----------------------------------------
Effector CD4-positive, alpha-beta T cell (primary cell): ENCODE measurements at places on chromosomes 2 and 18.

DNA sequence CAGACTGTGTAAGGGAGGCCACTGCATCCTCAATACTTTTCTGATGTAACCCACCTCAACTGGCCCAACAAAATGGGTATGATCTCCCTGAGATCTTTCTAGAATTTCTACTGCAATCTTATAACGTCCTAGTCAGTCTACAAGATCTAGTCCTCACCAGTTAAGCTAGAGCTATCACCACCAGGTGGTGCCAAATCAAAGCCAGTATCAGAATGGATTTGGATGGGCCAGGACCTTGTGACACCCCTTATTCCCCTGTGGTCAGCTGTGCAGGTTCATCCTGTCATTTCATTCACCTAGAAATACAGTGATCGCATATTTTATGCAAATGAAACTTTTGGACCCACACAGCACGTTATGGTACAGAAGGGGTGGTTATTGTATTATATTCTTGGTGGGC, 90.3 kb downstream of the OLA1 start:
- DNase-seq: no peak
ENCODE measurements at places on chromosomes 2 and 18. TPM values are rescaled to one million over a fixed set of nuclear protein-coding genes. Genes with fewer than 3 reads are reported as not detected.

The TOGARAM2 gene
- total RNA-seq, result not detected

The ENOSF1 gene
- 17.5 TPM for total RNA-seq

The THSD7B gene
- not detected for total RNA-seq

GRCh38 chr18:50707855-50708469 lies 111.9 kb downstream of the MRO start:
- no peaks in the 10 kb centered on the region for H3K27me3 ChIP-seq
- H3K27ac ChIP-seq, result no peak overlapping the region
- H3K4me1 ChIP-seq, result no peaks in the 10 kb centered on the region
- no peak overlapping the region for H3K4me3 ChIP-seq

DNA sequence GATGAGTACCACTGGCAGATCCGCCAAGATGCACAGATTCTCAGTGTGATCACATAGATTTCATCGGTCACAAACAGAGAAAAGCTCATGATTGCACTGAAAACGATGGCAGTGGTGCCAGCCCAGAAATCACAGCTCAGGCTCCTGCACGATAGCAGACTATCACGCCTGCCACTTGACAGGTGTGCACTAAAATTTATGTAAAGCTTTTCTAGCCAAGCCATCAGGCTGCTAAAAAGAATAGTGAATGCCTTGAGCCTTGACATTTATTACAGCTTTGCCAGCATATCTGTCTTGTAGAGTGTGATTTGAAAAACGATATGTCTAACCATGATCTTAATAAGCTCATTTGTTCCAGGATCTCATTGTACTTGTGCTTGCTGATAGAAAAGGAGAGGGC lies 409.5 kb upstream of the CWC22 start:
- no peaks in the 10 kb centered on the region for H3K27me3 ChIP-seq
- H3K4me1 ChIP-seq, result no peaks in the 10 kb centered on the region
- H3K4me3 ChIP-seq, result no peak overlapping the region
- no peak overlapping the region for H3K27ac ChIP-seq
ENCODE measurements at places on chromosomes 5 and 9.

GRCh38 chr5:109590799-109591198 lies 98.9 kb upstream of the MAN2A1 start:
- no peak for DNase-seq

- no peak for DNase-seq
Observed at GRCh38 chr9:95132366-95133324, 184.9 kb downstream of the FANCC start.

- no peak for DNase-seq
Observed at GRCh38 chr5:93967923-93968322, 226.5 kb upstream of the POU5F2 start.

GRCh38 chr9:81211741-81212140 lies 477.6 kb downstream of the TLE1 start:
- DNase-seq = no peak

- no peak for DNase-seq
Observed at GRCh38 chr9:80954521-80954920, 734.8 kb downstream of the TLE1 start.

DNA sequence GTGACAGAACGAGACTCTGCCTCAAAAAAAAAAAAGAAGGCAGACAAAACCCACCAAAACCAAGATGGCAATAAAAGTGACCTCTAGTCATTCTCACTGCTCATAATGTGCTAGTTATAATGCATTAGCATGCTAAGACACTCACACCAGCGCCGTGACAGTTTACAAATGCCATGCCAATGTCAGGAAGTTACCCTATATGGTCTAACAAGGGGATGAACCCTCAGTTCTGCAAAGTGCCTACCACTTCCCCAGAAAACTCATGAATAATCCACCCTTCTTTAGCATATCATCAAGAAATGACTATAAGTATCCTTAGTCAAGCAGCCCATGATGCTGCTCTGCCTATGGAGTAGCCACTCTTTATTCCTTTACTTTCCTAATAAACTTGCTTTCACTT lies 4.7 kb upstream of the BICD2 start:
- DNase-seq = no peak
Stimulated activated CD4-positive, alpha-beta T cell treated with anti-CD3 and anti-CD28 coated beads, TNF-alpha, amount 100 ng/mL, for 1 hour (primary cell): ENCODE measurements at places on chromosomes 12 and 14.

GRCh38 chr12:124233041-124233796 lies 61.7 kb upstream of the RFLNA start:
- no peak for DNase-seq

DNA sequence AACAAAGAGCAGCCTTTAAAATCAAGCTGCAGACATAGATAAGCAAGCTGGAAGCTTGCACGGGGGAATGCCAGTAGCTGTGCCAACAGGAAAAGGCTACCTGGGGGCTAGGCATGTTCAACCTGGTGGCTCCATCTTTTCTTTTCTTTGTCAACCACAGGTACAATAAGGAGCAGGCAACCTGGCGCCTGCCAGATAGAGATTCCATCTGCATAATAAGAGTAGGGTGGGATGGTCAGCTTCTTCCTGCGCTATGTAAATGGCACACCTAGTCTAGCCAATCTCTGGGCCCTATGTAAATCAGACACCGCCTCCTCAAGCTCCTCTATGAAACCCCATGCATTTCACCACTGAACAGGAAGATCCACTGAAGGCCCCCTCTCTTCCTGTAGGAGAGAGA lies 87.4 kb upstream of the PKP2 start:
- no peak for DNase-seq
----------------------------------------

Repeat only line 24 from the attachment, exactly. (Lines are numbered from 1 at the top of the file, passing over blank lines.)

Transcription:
- no peak for DNase-seq